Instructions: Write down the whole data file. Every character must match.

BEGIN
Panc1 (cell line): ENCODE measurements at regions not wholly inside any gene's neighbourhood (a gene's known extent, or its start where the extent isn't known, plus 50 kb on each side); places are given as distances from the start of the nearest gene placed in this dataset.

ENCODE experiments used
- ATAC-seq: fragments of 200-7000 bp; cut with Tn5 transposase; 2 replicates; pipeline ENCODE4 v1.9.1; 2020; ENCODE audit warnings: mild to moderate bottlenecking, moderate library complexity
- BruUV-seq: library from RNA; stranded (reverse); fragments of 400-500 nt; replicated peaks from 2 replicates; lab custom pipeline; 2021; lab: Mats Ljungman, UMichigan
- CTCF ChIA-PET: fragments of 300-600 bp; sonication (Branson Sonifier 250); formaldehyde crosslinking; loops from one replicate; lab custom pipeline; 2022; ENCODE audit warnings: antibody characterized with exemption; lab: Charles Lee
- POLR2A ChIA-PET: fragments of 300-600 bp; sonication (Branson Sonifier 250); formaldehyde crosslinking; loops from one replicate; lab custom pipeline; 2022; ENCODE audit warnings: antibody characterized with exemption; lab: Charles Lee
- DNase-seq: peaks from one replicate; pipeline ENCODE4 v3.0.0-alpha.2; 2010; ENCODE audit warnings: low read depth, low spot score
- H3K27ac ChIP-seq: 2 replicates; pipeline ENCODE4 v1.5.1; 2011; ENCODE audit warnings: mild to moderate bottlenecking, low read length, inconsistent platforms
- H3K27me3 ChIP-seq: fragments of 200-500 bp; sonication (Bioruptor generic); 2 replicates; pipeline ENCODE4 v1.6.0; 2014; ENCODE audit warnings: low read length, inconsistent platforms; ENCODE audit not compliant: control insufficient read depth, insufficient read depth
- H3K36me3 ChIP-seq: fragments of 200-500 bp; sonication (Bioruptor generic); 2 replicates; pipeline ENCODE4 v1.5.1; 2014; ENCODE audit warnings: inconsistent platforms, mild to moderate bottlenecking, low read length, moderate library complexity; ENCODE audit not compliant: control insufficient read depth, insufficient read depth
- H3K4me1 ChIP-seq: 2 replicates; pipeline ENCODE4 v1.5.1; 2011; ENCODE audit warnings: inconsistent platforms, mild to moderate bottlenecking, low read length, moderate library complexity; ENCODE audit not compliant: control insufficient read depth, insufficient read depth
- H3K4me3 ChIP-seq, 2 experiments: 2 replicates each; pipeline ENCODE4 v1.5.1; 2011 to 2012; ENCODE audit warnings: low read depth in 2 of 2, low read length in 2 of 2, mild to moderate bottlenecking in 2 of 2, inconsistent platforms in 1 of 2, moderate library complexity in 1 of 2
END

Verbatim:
Panc1 (cell line): ENCODE measurements at regions not wholly inside any gene's neighbourhood (a gene's known extent, or its start where the extent isn't known, plus 50 kb on each side); places are given as distances from the start of the nearest gene placed in this dataset.

ENCODE experiments used
- ATAC-seq: fragments of 200-7000 bp; cut with Tn5 transposase; 2 replicates; pipeline ENCODE4 v1.9.1; 2020; ENCODE audit warnings: mild to moderate bottlenecking, moderate library complexity
- BruUV-seq: library from RNA; stranded (reverse); fragments of 400-500 nt; replicated peaks from 2 replicates; lab custom pipeline; 2021; lab: Mats Ljungman, UMichigan
- CTCF ChIA-PET: fragments of 300-600 bp; sonication (Branson Sonifier 250); formaldehyde crosslinking; loops from one replicate; lab custom pipeline; 2022; ENCODE audit warnings: antibody characterized with exemption; lab: Charles Lee
- POLR2A ChIA-PET: fragments of 300-600 bp; sonication (Branson Sonifier 250); formaldehyde crosslinking; loops from one replicate; lab custom pipeline; 2022; ENCODE audit warnings: antibody characterized with exemption; lab: Charles Lee
- DNase-seq: peaks from one replicate; pipeline ENCODE4 v3.0.0-alpha.2; 2010; ENCODE audit warnings: low read depth, low spot score
- H3K27ac ChIP-seq: 2 replicates; pipeline ENCODE4 v1.5.1; 2011; ENCODE audit warnings: mild to moderate bottlenecking, low read length, inconsistent platforms
- H3K27me3 ChIP-seq: fragments of 200-500 bp; sonication (Bioruptor generic); 2 replicates; pipeline ENCODE4 v1.6.0; 2014; ENCODE audit warnings: low read length, inconsistent platforms; ENCODE audit not compliant: control insufficient read depth, insufficient read depth
- H3K36me3 ChIP-seq: fragments of 200-500 bp; sonication (Bioruptor generic); 2 replicates; pipeline ENCODE4 v1.5.1; 2014; ENCODE audit warnings: inconsistent platforms, mild to moderate bottlenecking, low read length, moderate library complexity; ENCODE audit not compliant: control insufficient read depth, insufficient read depth
- H3K4me1 ChIP-seq: 2 replicates; pipeline ENCODE4 v1.5.1; 2011; ENCODE audit warnings: inconsistent platforms, mild to moderate bottlenecking, low read length, moderate library complexity; ENCODE audit not compliant: control insufficient read depth, insufficient read depth
- H3K4me3 ChIP-seq, 2 experiments: 2 replicates each; pipeline ENCODE4 v1.5.1; 2011 to 2012; ENCODE audit warnings: low read depth in 2 of 2, low read length in 2 of 2, mild to moderate bottlenecking in 2 of 2, inconsistent platforms in 1 of 2, moderate library complexity in 1 of 2